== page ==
Today marks the 90th birthday of Queen Elizabeth II, which is a great excuse to revisit one of the 100+ movies and TV shows that feature a fictionalised version of the world’s most famous monarch. There are plenty of worthwhile options to choose from, but one towers over the rest, even now, 10 years after it first hit cinemas: Stephen Frears’ acclaimed 2006 drama, The Queen – a film at least as majestic as its eponymous leading lady.
In 1997, public affection for the Royal Family – and Elizabeth II (Helen Mirren) – is plummeting, following the untimely death of Diana, Princess of Wales. It’s all their own fault, too; in a colossal case of misreading the room, the Queen; her husband Philip, Duke of Edinburgh (James Cromwell); and the Queen Mother (Sylvia Syms) agree that, since Diana was divorced from Prince Charles (Alex Jennings), no official response regarding her death is required.
As anyone outside the Buckingham Palace bubble could have predicted, this doesn’t sit well with the increasingly hysterical public, who demand an official expression of grief for “The People’s Princess”. With the outcry poised to boil over, newly elected Prime Minister Tony Blair (Michael Sheen) urges the Queen to take radical action and break from established tradition, or face the possible downfall of the entire monarchy.
As befits a film about royalty, The Queen is a gold-standard example of filmmaking.
Screenwriter Peter Morgan has made a name for himself writing historical dramas with a political bent – most famously Frost/Nixon, The Last King of Scotland, and several telemovies about Blair’s career – and he’s on top form here. As always, Morgan does a masterful job of weaving official records and insider anecdotes together with a healthy dose of speculation and dramatic license to craft a script that rings true.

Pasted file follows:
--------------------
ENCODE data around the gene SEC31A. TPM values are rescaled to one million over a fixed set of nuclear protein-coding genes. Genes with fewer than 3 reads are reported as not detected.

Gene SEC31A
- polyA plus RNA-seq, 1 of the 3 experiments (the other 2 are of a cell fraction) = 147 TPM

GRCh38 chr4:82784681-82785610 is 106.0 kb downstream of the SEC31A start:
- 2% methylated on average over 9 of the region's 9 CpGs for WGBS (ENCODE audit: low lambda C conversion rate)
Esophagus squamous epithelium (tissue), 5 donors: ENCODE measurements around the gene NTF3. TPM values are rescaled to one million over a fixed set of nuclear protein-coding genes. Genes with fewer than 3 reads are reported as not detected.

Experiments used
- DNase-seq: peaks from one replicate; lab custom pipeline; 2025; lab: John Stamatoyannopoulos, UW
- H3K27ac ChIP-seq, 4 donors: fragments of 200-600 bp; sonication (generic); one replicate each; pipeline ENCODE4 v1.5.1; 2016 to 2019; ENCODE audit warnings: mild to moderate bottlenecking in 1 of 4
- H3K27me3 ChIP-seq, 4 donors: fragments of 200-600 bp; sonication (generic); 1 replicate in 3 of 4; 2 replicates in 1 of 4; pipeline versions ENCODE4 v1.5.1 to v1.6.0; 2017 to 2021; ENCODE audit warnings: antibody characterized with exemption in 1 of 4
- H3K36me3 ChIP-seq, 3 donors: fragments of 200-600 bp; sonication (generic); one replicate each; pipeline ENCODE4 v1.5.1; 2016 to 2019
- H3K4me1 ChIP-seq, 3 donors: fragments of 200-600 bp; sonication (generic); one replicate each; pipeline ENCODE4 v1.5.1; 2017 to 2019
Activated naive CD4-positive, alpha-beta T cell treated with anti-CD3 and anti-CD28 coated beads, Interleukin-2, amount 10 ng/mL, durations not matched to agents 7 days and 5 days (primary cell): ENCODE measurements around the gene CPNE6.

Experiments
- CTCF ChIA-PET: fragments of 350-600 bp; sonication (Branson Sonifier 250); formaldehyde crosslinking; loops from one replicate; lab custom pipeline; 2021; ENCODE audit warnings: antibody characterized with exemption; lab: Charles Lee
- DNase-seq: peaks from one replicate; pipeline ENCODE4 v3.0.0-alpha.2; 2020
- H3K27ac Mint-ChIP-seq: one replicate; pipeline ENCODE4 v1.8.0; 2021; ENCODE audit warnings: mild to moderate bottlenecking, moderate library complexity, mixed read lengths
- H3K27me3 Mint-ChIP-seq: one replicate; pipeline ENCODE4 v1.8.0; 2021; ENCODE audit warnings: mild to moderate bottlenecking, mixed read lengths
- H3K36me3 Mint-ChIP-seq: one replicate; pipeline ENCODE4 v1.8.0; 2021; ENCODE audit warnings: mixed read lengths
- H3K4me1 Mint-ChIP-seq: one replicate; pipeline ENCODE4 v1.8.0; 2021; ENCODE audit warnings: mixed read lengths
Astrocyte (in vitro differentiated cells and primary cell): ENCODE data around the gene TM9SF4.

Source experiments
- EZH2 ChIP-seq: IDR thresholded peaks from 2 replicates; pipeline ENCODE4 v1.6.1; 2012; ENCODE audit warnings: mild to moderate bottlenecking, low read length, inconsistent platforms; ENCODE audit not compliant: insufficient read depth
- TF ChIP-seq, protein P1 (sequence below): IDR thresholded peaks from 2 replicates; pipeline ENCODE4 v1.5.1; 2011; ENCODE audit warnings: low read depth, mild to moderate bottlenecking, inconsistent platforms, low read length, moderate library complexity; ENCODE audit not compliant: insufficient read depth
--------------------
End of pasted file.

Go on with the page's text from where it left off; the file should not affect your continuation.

This sense of verisimilitude carries over to cinematographer Affonso Beato’s visuals. Beato’s approach lends a naturalistic sensibility to the film that’s livened up by the occasionally calculated stylistic flourish, such as shooting scenes with the Royal Family on 35mm stock versus the 16mm stock used for scenes featuring Blair and his advisers.
But Frears’ most important asset in The Queen is his cast, and his greatest triumph is the performances he draws from each cast member, especially his two leads.
For her part, Mirren doesn’t so much play the Queen as become her. True, the physical resemblance isn’t quite 100 percent accurate, but the mannerisms and voice are both spot-on, and the regal presence she exudes is uncanny. Her Oscar-winning take on Elizabeth II is a complex creation: utterly devoted to her duty, resolutely aloof and almost pathologically rigid concerning tradition.
On the other side of the equation, Sheen returns to the role of Blair having already filled the former PM’s shoes for Frears and Morgan in The Deal. He is once again brilliant in the role, offering up his most flattering portrayal of the former PM, at a time when his popularity was at an all-time high – and, some would argue, when his moral and political slate was still untarnished. Sheen also handles Blair’s growing sense of admiration towards the Queen delicately, and their eventual meeting of the minds feels earned and authentic.
But then, just about everything in The Queen feels authentic. This, together with Mirren’s tour de force performance, ensures that by the time the credits roll, you’ll come away feeling like you understand the film’s titular (and notoriously remote) monarch more intimately than before.
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